Monitoring Kids' Screen Time May Improve Their Behavior
Researchers report better sleep, school performance
MONDAY, March 31, 2014 (HealthDay News) -- Children's sleep, behavior and school work improves when their parents closely track their media use, according to a new study.
Researchers looked at more than 1,300 children in grades three to five in Iowa and Minnesota and found that increased monitoring of the time they spent online, watching TV and playing video games reduced their total amount of screen time.
In turn, this led to children getting more sleep, doing better in school and being less aggressive, according to the study, which was published online March 31 in the journal JAMA Pediatrics.
More sleep was associated with a lower body-mass index (BMI) in the children. BMI is an estimate of body fat based on height and weight. The researchers also found that closer parental supervision reduced children's exposure to violence on television and in video games.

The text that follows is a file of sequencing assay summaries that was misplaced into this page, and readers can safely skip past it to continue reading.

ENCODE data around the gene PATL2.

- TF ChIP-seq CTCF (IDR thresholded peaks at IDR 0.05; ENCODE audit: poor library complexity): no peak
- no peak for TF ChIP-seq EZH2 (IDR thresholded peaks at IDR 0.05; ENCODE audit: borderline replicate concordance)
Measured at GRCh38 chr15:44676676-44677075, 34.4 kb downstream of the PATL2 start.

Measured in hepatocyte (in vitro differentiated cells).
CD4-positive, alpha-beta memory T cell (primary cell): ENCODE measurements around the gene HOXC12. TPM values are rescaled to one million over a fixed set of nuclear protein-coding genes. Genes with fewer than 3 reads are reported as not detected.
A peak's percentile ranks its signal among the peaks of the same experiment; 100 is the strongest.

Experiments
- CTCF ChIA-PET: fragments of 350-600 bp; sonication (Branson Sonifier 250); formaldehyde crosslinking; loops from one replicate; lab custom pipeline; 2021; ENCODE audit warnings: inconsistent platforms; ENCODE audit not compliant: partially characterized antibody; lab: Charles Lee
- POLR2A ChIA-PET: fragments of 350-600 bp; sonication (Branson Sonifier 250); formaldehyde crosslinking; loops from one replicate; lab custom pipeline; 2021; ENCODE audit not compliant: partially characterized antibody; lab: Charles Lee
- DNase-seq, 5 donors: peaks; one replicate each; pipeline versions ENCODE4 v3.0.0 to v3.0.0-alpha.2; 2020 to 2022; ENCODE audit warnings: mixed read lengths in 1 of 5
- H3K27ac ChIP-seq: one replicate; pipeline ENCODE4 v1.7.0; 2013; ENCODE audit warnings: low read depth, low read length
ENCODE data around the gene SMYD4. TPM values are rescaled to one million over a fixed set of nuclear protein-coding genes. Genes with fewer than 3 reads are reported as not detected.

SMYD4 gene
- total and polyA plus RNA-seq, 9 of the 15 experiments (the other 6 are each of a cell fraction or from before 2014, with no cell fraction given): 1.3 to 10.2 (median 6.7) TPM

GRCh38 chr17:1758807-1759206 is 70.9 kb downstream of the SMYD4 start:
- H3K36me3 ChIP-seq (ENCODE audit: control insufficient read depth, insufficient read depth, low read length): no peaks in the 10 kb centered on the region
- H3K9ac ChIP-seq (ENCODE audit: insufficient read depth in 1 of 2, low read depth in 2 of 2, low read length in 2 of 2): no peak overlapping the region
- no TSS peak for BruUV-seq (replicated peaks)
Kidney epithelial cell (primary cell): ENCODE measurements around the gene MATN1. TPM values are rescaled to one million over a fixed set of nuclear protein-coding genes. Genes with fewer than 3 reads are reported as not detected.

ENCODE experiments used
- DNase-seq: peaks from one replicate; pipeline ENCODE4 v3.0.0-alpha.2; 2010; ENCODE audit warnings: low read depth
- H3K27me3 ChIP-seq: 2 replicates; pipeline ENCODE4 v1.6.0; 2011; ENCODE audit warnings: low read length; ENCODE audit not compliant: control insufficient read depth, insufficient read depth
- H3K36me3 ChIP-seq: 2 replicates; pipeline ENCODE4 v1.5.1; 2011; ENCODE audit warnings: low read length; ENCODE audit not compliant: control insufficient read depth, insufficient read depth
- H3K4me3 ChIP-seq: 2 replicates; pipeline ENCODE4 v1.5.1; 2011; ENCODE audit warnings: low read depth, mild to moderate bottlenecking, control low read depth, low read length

"Pediatricians, family practitioners, nurses and other health care professionals who encourage parents to be more involved in their children's media may be much more effective at improving a wide range of healthy behaviors than they realize," said study author Douglas Gentile, of Iowa State University, and colleagues in a university news release.
The American Academy of Pediatrics has more about children and media.